‘Merck More than a Mother’ marks the International Women’s Day


Merck, a leading science and technology company, announced the start of its African Embryologists Training Programme in partnership with Indonesian Reproductive Science Institute (IRSI) as part of ‘Merck More than a Mother’ campaign with the aim to improve access to quality and safe fertility care across the African continent.

Merck marks today the International Women’s Day, partnering with governments, parliamentarian, academia, medical community, women leaders, and media to empower infertile women through improving access to information and healthcare and change of mind set through it is ‘More than a Mother’ campaign.

‘Merck more than a Mother’ campaign, a pan-African initiative aims to build fertility capacity, raise awareness about infertility prevention and male infertility. It also opens a dialogue to define interventions to reduce the stigma and social suffering of infertile women in Africa which includes discrimination and physical and psychological violence.

‘Countless women in Africa face fear, abuse and discrimination every day simply because they are infertile,’ said Belén Garijo, Member of the Executive Board of Merck and CEO Healthcare. ‘After Kenya, we are proud to launch the More than a Mother campaign in Uganda and work with the Ministry of Health, the medical community and parliamentarians to change perceptions and reduce the harsh social suffering of infertile women in Africa.’ Garijo said.

The campaign was first implemented in Kenya in 2015 and is being rolled out this year in Uganda, in collaboration with the Ministry of Health, Uganda Women Parliamentary Association (UWOPA) and Africa Fertility Society (AFS) and progressively rolled-out in more African countries.

Minister of State for Health for Uganda, Hon. Sarah Opendi emphasised during her speech: ‘We are happy to partner with reputable and innovative companies such as Merck. We believe that ‘Merck More than a Mother’ campaign addresses a very sensitive topic for the first time in Africa, we all know it is there but no one wants to talk about it. This initiative will help to empower infertile women by improving access to information and change in the culture and mind set.’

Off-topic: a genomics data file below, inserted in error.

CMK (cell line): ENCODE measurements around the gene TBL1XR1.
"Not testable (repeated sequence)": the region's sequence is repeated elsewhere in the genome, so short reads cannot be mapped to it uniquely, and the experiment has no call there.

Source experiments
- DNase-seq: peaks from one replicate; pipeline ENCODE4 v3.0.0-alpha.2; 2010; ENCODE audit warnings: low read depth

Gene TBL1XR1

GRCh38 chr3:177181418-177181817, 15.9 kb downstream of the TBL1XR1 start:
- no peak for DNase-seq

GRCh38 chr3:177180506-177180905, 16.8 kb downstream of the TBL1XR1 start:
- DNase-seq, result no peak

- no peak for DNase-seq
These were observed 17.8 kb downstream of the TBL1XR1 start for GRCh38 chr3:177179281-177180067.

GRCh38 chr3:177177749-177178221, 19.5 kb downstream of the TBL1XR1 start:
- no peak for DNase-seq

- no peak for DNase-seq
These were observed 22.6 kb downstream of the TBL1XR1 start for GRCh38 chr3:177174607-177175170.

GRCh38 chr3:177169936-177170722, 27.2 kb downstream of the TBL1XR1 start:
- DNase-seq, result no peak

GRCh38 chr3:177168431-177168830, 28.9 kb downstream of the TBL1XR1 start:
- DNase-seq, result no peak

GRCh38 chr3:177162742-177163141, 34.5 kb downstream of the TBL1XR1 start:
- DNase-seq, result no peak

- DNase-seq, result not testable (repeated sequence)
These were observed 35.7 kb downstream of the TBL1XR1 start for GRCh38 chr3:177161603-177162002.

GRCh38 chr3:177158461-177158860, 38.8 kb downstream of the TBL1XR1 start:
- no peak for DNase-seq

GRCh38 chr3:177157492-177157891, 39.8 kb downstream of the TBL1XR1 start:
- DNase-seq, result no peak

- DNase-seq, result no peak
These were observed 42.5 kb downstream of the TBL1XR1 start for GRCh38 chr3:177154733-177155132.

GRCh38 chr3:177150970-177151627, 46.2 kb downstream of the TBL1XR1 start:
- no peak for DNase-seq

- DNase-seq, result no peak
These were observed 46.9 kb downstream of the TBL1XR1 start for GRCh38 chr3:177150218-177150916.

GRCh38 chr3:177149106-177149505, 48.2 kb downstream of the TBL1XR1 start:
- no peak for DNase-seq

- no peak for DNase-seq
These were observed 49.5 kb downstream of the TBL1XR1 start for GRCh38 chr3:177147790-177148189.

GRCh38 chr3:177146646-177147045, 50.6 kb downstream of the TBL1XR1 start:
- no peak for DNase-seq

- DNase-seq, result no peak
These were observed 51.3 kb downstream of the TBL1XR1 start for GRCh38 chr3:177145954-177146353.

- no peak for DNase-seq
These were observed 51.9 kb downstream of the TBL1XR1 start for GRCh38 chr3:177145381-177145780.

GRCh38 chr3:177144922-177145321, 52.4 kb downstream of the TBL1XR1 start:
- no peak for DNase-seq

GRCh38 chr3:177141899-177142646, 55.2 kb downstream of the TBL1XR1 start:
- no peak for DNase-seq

‘Most sub-Saharan African countries don’t have trained embryologists hence providing training to our embryologists will contribute significantly to improve the quality and accessibility to fertility care to couples in Uganda and Africa so that they can start their families,’ she added.

”Merck More than a Mother’ campaign is very important for African women and for Africa at large as the inability to have a child or to become pregnant can result in being greatly isolated, disinherited or assaulted. This may result in divorce or physical and psychological violence.’ said Rasha Kelej, Chief Social Officer, Merck Healthcare.  

‘Merck will provide training for African embryologists in Indonesia starting with candidates from Uganda and Kenya and will scale up to the rest of the continent. It will also provide education for healthcare providers which will improve basic fertility management and improve awareness about prevention and male infertility which is needed in Africa as can be seen below in the videos of Berna and the Ugandan couple,’ Said Kelej.

Merck joins hands with Indonesian Fertility experts to provide advanced embryology training for African candidates starting by Kenya and Uganda and expanding to the rest of Africa.